The term "bio" is used to mean a legal professional's biography on either a firm or corporate legal department's website. The term also applies to a legal professional's summary on social media sites. The secret is that there are six key considerations that must get thought about prior to writing any bio or summary. And, these considerations apply to all types of legal professionals – from attorneys to paralegals to legal administrators to legal support staff.
1. Know your Target Audience
A quick question here is: who are you most interested in communicating to regarding your background? Your target audience will likely depend on what type of legal professional you are. Attorneys will want to tailor their bios/summaries to speak to other attorneys and potential clients. Paralegals, and most other legal professionals, will want to forget about the client aspect, and tailor their information to hiring managers and supervising attorneys. The key is to realize what type of legal professional you are, and then target that audience that will get you hired – or at least, bring you opportunities.
2. Give Thought to your Outlet
As stated above, bios or summaries can appear on websites and social media outlets. While communicating your background, think about which one of these you are using. A firm or company website might call for a more formal bio that is directly related to your position within the firm or business. On the other hand, a social media outlet may allow for a more generalized background in a slightly more relaxed tone.
Thought should also be given as to what social media platform you are using. For example, consider the difference between Facebook and LinkedIn. The former might allow for more generalities and a looser tone than the latter.
3. Specify Areas of Practice
Yes, we mentioned you can be general when describing your background. However, never be too general when it comes to the practice area you work in. Identify with specificity the legal fields you practice in, or the attorneys for whom you support, practice in. If you're a non-attorney and work for attorneys practicing in a variety of specialties, try to include them all.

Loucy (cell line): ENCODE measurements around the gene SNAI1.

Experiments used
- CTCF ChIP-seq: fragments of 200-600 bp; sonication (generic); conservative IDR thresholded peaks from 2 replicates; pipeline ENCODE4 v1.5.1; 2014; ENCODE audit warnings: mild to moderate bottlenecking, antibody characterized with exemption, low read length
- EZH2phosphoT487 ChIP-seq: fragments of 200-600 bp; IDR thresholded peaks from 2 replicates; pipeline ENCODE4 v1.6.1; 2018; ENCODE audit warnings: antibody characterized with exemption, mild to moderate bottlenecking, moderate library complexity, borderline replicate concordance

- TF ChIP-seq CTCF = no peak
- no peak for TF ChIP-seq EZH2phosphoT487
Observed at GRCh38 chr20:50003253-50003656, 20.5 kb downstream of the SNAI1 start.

4. List Accomplishments and Memberships
This is a time where you can brag. If you're fortunate enough to have received awards or accomplishments in the past, list them. The best way to do so is via simple bullet points.
The same holds true for any memberships a legal professional enjoys. This is important since many employers and/or clients like to affiliate themselves with persons involved in the same groups. If you can solidify an immediate commonality via a membership you belong in, the result is very rewarding.
5. Provide Personal Information
Don't let your bio or summary become completely stale. Include some personal information to make it a bit more exciting and engaging. Personal info can include details as to your hobbies, family, place of birth, and interests.
6. Include a picture
Most professionals want to work with someone that they can envision or see. So, if possible, it's critical to post a picture of yourself when detailing a bio or summary. Don't try and go the easy route by taking a random selfie, but do take the time to capture a professional photograph that is work-appropriate.
Attention grabbing bios and summaries are highly important for legal professionals. They can get you hired, open new doors, and grab the attraction of new clients. When drafting them, please keep the above in mind. Make your backgrounds sing and go after that new opportunity you've been waiting for. If you have questions along the way, simply contact us and let us help!